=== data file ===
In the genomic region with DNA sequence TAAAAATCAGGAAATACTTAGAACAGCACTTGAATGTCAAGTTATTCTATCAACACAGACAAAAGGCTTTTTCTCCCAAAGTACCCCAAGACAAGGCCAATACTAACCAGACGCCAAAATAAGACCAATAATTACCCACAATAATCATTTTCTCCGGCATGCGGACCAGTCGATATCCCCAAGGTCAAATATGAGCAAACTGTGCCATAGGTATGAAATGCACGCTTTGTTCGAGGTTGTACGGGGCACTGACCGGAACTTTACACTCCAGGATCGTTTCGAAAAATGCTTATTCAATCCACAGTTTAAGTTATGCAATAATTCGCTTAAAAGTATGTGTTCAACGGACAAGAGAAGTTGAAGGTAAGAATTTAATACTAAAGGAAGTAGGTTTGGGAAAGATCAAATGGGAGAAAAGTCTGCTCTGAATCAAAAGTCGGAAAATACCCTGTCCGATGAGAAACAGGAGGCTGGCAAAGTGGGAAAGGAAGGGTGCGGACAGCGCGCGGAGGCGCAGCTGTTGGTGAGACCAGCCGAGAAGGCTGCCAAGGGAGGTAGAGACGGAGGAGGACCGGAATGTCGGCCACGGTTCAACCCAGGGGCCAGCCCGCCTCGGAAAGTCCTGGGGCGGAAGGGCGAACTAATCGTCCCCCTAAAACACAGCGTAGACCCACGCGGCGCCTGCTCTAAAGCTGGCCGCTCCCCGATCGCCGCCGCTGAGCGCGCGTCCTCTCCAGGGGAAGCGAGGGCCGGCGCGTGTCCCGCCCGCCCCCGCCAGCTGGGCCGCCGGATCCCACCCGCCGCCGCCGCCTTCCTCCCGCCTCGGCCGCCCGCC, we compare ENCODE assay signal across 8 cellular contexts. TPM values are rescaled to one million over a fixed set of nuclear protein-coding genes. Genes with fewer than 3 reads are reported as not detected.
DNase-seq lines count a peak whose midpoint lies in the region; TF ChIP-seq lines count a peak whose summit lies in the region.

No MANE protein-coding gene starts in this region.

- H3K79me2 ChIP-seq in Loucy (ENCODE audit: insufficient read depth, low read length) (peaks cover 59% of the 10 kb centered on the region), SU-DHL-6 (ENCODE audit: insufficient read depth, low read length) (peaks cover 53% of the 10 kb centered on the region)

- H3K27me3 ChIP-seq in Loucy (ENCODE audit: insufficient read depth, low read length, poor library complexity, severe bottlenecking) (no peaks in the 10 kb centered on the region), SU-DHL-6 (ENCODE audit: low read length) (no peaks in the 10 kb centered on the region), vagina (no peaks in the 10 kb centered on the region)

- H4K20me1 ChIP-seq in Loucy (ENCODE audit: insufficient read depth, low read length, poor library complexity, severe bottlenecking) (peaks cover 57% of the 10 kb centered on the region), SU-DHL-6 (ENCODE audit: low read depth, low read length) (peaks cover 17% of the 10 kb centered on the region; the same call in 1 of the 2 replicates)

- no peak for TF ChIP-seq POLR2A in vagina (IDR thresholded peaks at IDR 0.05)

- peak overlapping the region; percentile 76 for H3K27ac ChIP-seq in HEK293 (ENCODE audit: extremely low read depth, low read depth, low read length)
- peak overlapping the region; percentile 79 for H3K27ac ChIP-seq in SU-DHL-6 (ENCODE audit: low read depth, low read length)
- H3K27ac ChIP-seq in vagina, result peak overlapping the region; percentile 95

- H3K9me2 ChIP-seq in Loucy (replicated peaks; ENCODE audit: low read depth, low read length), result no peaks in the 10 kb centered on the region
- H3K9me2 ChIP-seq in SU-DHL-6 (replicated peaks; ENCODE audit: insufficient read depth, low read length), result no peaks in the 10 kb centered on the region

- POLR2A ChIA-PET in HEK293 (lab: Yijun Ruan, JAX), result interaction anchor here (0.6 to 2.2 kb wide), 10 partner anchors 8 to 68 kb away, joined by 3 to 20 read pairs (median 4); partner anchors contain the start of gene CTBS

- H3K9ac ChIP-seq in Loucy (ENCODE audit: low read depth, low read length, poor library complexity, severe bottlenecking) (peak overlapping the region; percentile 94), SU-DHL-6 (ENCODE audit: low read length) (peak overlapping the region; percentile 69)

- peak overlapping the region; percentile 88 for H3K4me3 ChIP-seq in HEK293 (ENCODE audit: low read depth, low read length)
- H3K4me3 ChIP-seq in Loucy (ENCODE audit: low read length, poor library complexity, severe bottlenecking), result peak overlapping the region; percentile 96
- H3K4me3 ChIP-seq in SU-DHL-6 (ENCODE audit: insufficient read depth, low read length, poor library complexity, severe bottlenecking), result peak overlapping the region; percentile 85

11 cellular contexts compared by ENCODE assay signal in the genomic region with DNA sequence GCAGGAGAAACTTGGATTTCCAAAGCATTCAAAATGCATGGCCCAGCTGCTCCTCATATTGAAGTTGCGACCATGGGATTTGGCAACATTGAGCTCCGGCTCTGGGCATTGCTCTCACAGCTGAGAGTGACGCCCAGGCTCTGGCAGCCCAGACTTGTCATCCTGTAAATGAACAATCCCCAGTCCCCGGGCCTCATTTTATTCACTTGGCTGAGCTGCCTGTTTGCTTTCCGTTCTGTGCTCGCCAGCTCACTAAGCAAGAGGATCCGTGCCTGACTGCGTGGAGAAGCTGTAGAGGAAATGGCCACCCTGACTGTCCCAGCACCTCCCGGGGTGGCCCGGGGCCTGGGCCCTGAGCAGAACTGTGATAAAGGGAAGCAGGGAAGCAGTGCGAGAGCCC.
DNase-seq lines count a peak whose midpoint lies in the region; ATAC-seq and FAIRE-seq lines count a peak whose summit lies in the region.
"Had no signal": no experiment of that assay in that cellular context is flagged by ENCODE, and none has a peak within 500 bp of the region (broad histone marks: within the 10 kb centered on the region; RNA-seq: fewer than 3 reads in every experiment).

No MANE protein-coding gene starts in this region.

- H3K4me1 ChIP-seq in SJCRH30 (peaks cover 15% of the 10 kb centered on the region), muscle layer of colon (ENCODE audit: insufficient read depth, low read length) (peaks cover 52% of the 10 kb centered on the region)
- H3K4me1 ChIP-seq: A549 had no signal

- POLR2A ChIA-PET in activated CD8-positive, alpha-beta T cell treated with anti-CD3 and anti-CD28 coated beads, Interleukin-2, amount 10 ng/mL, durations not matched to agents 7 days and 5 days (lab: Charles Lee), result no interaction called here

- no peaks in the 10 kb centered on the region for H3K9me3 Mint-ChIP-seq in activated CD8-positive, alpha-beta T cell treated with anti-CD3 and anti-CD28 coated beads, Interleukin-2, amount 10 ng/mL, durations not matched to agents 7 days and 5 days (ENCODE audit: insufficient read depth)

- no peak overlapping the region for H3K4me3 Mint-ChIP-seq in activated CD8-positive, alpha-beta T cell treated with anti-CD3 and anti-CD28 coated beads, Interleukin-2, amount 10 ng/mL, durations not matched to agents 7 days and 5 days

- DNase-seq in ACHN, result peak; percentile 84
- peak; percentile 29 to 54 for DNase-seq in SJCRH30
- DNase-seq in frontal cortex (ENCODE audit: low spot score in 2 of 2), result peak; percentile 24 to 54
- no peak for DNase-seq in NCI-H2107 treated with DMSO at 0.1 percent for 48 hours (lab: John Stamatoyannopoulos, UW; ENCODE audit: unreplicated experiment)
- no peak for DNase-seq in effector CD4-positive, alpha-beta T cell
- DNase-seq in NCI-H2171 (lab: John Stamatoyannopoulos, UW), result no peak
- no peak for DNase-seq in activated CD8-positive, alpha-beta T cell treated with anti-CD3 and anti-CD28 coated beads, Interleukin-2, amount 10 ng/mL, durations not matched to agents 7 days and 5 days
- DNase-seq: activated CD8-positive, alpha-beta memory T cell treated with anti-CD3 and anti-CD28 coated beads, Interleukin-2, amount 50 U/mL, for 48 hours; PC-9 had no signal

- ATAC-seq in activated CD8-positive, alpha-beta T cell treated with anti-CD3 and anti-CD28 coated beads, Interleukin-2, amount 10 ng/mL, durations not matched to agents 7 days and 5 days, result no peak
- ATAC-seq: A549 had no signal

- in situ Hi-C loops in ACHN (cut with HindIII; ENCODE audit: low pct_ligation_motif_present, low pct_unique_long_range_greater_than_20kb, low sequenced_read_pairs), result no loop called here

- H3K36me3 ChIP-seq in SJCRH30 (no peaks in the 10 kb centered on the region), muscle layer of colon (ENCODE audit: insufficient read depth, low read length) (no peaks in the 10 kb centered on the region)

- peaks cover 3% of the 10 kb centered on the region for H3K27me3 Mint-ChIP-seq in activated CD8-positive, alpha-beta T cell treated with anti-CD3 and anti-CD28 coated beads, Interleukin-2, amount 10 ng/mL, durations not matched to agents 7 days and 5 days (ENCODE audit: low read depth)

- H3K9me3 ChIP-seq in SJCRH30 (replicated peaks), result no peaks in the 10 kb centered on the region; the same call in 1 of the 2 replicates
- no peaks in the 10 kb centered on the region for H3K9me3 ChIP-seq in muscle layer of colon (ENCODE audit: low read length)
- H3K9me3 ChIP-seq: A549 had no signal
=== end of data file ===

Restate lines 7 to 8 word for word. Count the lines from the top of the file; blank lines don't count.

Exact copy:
- no peak for TF ChIP-seq POLR2A in vagina (IDR thresholded peaks at IDR 0.05)

- peak overlapping the region; percentile 76 for H3K27ac ChIP-seq in HEK293 (ENCODE audit: extremely low read depth, low read depth, low read length)